Hays code

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Front page of the Production Code
Will H. Hays of vehemently for the introduction Production code one, which therefore also called colloquially Hays Code is known

The Hays Code (or Production Code ) was a compilation of guidelines for the production of US American films , by means of which morally acceptable representations, especially of crime , sexual and political content, were regulated and monitored.

The Motion Picture Producers and Distributors of America, Inc. (MPPDA, today MPA ), the umbrella organization of US film production companies, adopted the code in 1930, initially on a voluntary basis; In view of the threat of censorship laws on the part of the government, however, it became mandatory for film production companies from 1934. In 1967 the code was abolished.


Prehistory and origin

As early as 1907, the relatively new medium of cinema had become the favorite pastime of Americans, of whom more than two million visited one of the more than 3,000 Nickelodeons across the country every day . The Nickelodeons were cheap, and there were no legal requirements for opening times or age restrictions on entry. The first criticism of these pre-forms of cinema was directed less against the content of the films than against the social environment in which the Nickelodeons stood. The social associations, which were already powerful at the time, propagated that the films would educate young people, who could not distinguish between fiction and reality, to immorality and crime. The unhealthy social environment around the locations of the cinemas would encourage this development.

In 1907, under pressure from local church and social interest groups, the Chicago City Council first gave the police the task of granting or refusing licenses to show films if the content was immoral or obscene. The “ healthy and uplifting mental attitude of the average citizen” was used as the benchmark for the assessment . It was left to the respective censor and his or her personal assessments to make the decision on a case-by-case basis.

The film industry reacted to this approach as early as 1909 and after the ban on two westerns, the producers' lawyers disputed the legality of the censorship. The lawsuit remained unsuccessful and in the following period there were a large number of ordinances and laws at local level across the country, which dealt with the interpretation of these guidelines and specified the interpretation. The consequences were extreme heterogeneity and increasing dissatisfaction on the part of the producers, who, in view of the increasing randomness of the specifications, had considerable problems in choosing the right film material. When an alliance of progressive social associations finally proposed voluntary self-regulation to the film producers, the producers agreed.

The National Board of Review (NBR), which was composed of “ innocent ” citizens, was supposed to review, rate and suggest cuts. A seven-point program served as a guideline for objectifying the procedure, although it suffered from a certain arbitrariness and ambiguity of the points from the start. After that were banned ( prohibited ):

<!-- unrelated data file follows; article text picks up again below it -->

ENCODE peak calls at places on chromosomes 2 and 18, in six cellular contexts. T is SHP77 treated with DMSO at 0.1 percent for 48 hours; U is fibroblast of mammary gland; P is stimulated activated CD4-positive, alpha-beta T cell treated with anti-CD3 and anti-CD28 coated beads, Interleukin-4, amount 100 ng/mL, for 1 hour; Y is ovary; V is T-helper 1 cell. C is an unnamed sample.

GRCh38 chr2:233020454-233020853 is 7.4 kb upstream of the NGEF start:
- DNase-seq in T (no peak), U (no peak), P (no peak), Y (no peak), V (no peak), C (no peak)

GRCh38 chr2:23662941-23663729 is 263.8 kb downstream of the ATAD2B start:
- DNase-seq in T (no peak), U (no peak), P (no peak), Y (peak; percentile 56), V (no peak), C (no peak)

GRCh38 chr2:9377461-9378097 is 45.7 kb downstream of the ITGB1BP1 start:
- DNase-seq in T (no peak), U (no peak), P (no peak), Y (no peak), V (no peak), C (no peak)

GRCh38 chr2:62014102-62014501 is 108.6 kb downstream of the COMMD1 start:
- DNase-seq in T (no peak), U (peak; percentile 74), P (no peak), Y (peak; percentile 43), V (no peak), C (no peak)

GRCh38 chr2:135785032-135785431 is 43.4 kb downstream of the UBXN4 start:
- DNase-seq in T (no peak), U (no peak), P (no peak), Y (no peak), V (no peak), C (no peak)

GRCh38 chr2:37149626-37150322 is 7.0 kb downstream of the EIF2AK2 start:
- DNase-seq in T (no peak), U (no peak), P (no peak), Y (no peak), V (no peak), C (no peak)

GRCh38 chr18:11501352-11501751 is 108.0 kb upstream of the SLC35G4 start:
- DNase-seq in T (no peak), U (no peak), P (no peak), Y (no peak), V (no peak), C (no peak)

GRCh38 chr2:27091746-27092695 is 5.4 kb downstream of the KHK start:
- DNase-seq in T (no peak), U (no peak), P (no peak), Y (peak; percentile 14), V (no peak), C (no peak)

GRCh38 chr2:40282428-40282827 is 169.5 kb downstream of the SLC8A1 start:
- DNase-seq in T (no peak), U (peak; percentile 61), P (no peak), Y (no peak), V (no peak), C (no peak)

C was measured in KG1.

English German
obscenity in all forms Profanity in all forms
vulgarity when it offends or when it verges toward indecency, unless an adequate moral purpose is served Vulgarity when it is offensive or when it borders on immorality unless it serves a reasonable moral purpose
the representation of crime in such a detailed way as may teach the methods of committing crime except of winning to the whole public The depiction of crime in such a detailed form as the depiction of methods encourages the commission of criminal offenses, except when it is used for clarification
morbid scenes of crime, where the only value of the scene is morbidity or criminal appeal Morbid criminal scenes whose only value is the portrayal of the morbidity or the crime
the unnecessary elaboration or prolongation of scenes of suffering, brutality, vulgarity, violence or crime The unnecessary, more extensive emphasis or prolongation of scenes with suffering, brutality, meanness, violence or crime
blasphemy blasphemy
scenes of films which because of elements frequently very subtle they contain, have a deteriorating tendency on the basic moralities or necessary social standards Scenes from films which, because of their often subtle content, tend to spoil basic moral or necessary social norms

When voices were raised in the United States Congress in the early 1920s calling for a national censorship law , the Motion Pictures Producers and Distributors Association was formed in 1922 . This removed the risk of a uniform censorship law and the responsibility for compliance with the requirements was delegated back to the film industry. Will H. Hays , a former campaign manager for Republican President Warren G. Harding , was established as chairman and promised to put together a set of moral principles for filmmakers to adhere to.

1930 to 1934 - The Hays Code as voluntary self-regulation

After much preparation, Will Hays' office first published a list of Don'ts (don't do that!) And Be Carefuls (be careful) in 1927 and, on March 31, 1930, a formal version of this list, now called Production Code .

This was largely ignored by filmmakers. There was simply no mechanism to enforce the demands. In addition, the country found itself in the late 1920s and early 1930s in a great economic crisis ( Great Depression ), and the American filmmakers reflected the reality of life in sometimes very realistic films about poverty and violence. Gangster films, some of which contained very brutal scenes, were in vogue and were often accused of turning gangsters into more or less romantic heroes and glorifying violence. “Confessional films” were also popular, which more or less inevitably showed the heroine as a prostitute or a rich man's lover. Many heroines had illegitimate children and spent copious footage searching for husbands. The films are known today as pre-code films .